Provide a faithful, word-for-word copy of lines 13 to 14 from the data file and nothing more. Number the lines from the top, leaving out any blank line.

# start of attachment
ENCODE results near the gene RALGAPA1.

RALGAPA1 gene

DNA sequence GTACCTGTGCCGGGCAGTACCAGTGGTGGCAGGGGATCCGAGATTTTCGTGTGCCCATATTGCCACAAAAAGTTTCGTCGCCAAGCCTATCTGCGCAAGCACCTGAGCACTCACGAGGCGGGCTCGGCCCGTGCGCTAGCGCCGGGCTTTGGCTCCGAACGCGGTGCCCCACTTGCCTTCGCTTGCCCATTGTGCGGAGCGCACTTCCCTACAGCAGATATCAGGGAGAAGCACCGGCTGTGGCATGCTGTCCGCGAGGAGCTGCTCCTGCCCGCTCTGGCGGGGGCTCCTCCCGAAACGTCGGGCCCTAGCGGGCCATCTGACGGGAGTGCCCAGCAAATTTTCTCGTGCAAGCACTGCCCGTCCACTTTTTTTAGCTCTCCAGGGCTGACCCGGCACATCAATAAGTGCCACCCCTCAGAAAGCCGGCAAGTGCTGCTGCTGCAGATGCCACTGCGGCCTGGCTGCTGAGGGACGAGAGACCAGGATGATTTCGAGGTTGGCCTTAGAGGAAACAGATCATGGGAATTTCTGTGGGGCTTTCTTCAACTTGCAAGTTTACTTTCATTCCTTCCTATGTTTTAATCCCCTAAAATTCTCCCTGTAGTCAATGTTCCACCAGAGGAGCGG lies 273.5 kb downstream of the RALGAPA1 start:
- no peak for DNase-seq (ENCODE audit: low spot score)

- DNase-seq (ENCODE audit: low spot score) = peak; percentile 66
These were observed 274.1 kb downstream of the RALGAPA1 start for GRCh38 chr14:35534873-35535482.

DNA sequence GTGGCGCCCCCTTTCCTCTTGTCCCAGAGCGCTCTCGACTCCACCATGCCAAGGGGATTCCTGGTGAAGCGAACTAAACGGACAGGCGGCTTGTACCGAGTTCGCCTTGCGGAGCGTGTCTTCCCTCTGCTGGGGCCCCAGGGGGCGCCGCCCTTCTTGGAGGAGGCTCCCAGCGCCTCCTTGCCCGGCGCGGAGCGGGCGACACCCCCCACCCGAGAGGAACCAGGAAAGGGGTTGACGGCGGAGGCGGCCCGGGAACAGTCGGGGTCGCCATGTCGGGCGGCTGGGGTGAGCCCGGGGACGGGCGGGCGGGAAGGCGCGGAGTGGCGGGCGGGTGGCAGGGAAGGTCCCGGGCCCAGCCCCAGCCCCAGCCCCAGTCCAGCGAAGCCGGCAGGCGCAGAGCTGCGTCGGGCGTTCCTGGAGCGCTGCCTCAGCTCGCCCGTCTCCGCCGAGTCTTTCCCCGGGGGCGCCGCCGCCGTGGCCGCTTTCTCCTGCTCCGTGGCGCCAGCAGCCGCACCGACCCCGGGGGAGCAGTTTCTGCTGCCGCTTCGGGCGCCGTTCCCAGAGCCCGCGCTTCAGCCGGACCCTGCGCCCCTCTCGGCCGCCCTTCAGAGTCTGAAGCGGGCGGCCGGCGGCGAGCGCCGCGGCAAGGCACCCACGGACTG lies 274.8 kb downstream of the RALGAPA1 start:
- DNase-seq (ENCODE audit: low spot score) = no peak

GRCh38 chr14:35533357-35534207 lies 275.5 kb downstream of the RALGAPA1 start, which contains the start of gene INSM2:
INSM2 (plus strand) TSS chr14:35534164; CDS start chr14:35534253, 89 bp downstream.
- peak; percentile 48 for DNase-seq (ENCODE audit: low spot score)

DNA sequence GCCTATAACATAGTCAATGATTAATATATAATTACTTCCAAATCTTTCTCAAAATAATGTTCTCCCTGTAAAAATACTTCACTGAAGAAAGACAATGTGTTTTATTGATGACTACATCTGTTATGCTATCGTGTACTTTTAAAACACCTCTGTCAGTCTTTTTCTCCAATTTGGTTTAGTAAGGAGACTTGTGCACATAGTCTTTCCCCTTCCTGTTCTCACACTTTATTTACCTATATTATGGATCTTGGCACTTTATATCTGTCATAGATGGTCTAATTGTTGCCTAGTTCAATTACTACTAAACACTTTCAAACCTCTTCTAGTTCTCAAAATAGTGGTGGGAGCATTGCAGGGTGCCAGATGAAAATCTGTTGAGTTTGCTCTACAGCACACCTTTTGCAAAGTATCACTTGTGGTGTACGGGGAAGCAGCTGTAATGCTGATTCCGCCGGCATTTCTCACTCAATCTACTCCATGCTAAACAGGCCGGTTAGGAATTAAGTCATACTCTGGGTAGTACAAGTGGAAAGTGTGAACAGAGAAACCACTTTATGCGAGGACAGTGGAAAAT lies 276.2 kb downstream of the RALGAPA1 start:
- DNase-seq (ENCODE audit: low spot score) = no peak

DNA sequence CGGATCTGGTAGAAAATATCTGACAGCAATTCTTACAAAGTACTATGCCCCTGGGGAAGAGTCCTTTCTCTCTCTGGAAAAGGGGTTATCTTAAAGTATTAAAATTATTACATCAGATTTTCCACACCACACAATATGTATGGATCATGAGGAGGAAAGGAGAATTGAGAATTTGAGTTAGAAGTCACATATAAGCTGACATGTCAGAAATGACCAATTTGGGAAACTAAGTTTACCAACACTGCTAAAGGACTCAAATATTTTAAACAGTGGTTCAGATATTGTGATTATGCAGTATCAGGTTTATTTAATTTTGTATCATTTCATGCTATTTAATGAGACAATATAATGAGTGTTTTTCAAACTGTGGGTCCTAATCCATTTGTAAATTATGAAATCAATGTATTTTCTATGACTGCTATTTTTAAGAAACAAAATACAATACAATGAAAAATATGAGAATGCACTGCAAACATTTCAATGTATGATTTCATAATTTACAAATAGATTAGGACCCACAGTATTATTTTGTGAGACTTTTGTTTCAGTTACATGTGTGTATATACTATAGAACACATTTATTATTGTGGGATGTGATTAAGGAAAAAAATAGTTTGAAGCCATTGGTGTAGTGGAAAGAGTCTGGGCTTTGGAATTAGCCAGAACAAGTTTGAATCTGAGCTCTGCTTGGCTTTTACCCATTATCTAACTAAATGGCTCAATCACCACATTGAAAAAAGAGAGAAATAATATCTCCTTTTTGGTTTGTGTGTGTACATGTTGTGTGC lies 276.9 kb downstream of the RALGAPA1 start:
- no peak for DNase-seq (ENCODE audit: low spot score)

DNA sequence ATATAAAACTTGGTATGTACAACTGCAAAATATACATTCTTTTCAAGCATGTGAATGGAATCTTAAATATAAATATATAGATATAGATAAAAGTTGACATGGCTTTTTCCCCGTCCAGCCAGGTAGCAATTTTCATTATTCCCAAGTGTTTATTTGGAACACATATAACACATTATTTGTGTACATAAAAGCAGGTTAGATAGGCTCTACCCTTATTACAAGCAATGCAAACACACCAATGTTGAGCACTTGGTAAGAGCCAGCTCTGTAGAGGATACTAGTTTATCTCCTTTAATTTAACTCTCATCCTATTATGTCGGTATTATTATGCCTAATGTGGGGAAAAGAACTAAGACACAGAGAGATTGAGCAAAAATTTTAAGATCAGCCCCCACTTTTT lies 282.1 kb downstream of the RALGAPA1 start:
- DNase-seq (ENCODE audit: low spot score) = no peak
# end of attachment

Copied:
- DNase-seq (ENCODE audit: low spot score) = no peak

DNA sequence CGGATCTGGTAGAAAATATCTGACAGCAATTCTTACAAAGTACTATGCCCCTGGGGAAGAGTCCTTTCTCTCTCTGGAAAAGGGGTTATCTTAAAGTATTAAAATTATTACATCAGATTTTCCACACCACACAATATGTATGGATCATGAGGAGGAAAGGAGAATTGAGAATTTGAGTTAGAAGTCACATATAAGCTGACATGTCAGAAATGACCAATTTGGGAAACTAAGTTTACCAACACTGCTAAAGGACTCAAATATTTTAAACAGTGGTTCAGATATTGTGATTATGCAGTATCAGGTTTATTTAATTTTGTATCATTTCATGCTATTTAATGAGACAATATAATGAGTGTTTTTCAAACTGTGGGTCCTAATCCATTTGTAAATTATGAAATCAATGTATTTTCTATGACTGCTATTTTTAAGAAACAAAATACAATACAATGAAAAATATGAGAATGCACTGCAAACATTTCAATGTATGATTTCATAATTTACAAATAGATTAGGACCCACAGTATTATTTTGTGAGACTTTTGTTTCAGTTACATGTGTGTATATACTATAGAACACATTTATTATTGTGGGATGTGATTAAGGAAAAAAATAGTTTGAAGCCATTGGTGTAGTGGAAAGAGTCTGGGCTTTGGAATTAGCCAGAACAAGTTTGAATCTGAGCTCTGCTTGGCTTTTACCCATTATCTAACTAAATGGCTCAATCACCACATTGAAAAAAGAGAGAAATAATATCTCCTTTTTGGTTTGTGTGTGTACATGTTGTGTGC lies 276.9 kb downstream of the RALGAPA1 start: